WACO, Texas -- Art Briles always wears sleeves. Go ahead, run a Google search. Try to find those forearms. Good luck.
You won't have any more luck getting Briles to reveal what's up his sleeve when it comes his newest offensive strategies. This future of the Baylor offense, and specifically how it intends to tear up opposing defenses in 2014, isn’t something he's looking to gab about this spring or any spring.
“Not publicly, no,” Briles said. “I like my job. I’m going to keep it.”
There's no need to give up any secrets about the Bears’ scheme, not when defensive coordinators have surely been scrutinizing it throughout this offseason in search of hints on how to stop it. Yet when you have the nation’s No. 1 scoring offense and No. 1 total offense, when you rank first in FBS in yards per attempt and 20-plus yard plays, how can you get any better? What’s the next step?
Bryce Petty has to pause and think a moment when he hears that question, not because he seeks a calculating answer. It’s just a tricky thing to sum up when, really, the goal isn’t changing.
“The next level is not just being able to stretch out a defense. The next level for us is to perfect it,” Petty said. “It’s to say there’s honestly not a formation you can do that works. To me, that’s the next step, and that’s where we’re getting to.”
Innovation is the name of the game in Waco this offseason, as usual. This high-powered offense still needs new wrinkles, the latest tweaks and tricks, to stay ahead of the game.
And Briles knows this is a copycat game. This fall, you’ll see offenses all over the country run the packaged run/pass option plays that Baylor mastered long ago. And that means defenses all over the country will have answers for it, too, which is all the more reason for Briles and his staff to cook up new recipes for scoring.
There’s motivation in how Baylor closed out the season, too. It’s not just the Fiesta Bowl loss to UCF. Briles knows there was a dip in consistency, that his offense wasn’t the same in November and December.
“Honestly, we found that out last year,” he said. “Through eight games last year, there’s not a team playing better than us in the United States of America. It’s hard to stay at that level that long.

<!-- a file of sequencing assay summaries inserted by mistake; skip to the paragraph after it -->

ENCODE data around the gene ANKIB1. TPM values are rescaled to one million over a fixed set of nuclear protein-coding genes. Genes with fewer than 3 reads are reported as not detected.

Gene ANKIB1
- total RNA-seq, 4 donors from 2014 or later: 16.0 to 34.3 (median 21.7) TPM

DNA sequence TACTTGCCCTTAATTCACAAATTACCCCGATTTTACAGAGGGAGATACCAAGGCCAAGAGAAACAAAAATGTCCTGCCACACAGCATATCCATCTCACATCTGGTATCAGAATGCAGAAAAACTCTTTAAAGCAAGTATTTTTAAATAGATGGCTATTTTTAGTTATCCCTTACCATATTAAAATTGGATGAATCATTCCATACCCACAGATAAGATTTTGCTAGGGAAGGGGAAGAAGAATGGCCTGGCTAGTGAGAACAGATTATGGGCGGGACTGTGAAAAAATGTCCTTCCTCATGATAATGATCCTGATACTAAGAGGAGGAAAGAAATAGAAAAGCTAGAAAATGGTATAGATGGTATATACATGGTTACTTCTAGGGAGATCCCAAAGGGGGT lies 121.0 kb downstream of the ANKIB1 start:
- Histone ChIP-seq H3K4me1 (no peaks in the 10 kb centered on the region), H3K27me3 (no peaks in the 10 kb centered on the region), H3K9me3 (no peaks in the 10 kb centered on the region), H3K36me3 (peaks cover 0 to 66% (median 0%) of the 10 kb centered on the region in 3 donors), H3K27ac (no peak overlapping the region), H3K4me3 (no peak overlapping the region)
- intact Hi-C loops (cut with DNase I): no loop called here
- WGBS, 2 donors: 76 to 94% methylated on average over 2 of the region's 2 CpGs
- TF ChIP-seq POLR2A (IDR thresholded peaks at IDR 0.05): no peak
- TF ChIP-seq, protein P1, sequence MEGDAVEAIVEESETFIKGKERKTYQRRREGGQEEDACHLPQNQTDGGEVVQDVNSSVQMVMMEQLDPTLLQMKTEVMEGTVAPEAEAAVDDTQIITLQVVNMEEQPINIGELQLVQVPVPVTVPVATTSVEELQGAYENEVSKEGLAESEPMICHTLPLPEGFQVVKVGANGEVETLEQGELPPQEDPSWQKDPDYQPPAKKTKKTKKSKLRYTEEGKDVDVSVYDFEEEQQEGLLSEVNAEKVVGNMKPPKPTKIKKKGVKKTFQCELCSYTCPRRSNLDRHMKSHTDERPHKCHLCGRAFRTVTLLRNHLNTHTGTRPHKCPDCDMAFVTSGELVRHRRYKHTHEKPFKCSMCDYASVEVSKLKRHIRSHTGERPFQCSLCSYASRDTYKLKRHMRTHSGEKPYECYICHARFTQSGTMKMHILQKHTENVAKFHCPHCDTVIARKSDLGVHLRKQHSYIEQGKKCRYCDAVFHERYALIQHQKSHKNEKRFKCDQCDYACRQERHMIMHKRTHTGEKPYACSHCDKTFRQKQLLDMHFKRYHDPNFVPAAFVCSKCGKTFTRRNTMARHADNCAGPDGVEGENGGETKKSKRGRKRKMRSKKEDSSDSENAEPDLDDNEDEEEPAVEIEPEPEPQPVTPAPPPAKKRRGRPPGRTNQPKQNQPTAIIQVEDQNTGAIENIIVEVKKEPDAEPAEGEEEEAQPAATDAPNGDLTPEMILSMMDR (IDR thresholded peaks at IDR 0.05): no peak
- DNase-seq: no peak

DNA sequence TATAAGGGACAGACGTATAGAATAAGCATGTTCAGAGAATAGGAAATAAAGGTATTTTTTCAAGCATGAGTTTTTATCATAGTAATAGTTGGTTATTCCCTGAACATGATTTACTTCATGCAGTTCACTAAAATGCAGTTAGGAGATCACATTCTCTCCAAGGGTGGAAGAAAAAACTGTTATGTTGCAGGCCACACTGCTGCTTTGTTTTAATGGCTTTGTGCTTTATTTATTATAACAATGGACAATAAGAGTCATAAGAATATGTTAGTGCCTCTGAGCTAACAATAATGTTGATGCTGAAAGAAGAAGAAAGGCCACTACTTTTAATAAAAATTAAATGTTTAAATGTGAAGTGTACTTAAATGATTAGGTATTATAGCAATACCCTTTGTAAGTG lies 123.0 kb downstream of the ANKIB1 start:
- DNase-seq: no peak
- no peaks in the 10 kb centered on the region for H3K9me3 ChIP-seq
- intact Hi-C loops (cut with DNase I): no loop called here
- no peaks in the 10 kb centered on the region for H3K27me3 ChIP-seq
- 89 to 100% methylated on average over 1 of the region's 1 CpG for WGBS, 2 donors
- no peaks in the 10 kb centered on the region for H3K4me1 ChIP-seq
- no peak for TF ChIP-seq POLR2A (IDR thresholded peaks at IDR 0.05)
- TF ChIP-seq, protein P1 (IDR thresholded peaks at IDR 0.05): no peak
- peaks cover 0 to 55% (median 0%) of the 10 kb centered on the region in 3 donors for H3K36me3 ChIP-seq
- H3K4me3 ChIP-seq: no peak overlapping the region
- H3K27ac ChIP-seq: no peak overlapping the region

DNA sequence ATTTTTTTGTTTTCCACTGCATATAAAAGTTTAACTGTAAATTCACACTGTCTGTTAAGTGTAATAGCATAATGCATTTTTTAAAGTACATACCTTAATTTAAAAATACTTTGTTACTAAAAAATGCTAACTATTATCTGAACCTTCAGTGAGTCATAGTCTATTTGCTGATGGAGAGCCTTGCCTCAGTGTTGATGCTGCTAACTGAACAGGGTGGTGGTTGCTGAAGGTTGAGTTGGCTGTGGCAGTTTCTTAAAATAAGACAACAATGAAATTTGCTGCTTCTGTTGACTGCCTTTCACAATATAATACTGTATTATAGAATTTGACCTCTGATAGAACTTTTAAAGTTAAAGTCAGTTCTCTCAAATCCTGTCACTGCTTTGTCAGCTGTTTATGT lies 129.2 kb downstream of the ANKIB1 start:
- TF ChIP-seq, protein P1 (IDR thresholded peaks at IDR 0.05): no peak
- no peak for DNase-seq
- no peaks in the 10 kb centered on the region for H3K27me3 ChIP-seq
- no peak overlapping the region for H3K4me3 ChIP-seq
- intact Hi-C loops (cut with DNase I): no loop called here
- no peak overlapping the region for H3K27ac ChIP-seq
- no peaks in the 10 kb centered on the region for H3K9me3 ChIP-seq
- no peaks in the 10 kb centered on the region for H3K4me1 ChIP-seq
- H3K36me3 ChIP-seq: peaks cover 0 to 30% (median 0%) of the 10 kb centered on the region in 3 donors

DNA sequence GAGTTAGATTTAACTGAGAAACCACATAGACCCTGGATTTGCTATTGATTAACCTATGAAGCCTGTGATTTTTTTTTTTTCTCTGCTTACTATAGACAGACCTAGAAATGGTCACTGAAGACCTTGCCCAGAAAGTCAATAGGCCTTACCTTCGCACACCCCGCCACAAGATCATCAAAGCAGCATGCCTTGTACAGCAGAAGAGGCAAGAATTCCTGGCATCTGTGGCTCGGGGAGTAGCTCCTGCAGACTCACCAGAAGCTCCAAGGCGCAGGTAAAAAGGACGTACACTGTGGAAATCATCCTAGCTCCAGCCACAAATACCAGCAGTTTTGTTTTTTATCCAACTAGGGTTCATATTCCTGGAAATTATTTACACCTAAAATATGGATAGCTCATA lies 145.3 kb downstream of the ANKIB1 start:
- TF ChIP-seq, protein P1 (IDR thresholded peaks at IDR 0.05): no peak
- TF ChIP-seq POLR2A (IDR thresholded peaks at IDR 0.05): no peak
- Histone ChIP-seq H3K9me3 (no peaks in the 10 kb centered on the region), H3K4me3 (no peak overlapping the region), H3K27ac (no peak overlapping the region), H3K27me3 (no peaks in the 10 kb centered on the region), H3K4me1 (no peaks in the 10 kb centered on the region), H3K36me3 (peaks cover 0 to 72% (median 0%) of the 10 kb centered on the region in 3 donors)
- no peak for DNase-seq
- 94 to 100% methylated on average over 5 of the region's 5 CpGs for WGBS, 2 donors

He brings up this year’s NCAA tournament. You’re going to have teams that rise early and slide late, such as Syracuse. You’re going to have the ones such as Kentucky that figure it out late in the season. There’s just no room for that in college football, not when you’re judged on a 12-game sample.
“You can’t be a Kentucky (basketball) in football, because you’ll never get there,” Briles said. “You have to do it every week you step on the field. That’s just the way it is.”
What makes the job even trickier, as Petty points out, are the games like Kansas State last season. Baylor came to Manhattan fresh off a 73-42 beatdown of West Virginia and had a concrete plan on how to attack the Wildcats.
The plan got crumpled up and tossed aside quickly once K-State rolled out defensive looks the Bears had never seen on film.
“It was nothing like what we saw,” Petty said. “That’s the chess match of it. That’s what’s fun for me, it’s a challenge to say, ‘All of our game plan? Throw it out!’”
There will be aspects of the Bears’ record-setting 2013 offense that gets thrown out because Briles knows the rest of the Big 12 will have caught up. Baylor has to be different.
“That’s the cat-and-mouse game that I love,” Briles said with a grin.
He’ll have some speedy new cats to work with this fall with true home-run threats such as Johnny Jefferson at running back and K.D. Cannon at receiver. He’ll even work in a few physical freaks like Tre'Von Armstead, a 6-foot-5, 280-pound tight end with 4.8 40-yard-dash speed.
They’re all pieces to an ever-changing puzzle that will only get more challenging to solve.
“Trying to be perfect? Trying to be innovative? We’re not trying,” Briles said. “We’re being perfect, we’re being innovative, being fearless, not trying to open the book and play by what the book says. We’re willing to think outside the box. That, to me, is the biggest challenge we have. Because the bar is set so high that it’s really hard to maintain that level for an extended period of time.”
For a perfectionist such as Briles, and for an offense that aims to score on every single snap, this is the fun part. He can say with pride Baylor was the nation’s best for eight games, but in his book, that’s not nearly enough.
“We still feel like we really haven’t played a season here yet,” Briles said. “We’re just getting this thing going. We’re on the ground floor. So to me, that’s very inspirational.”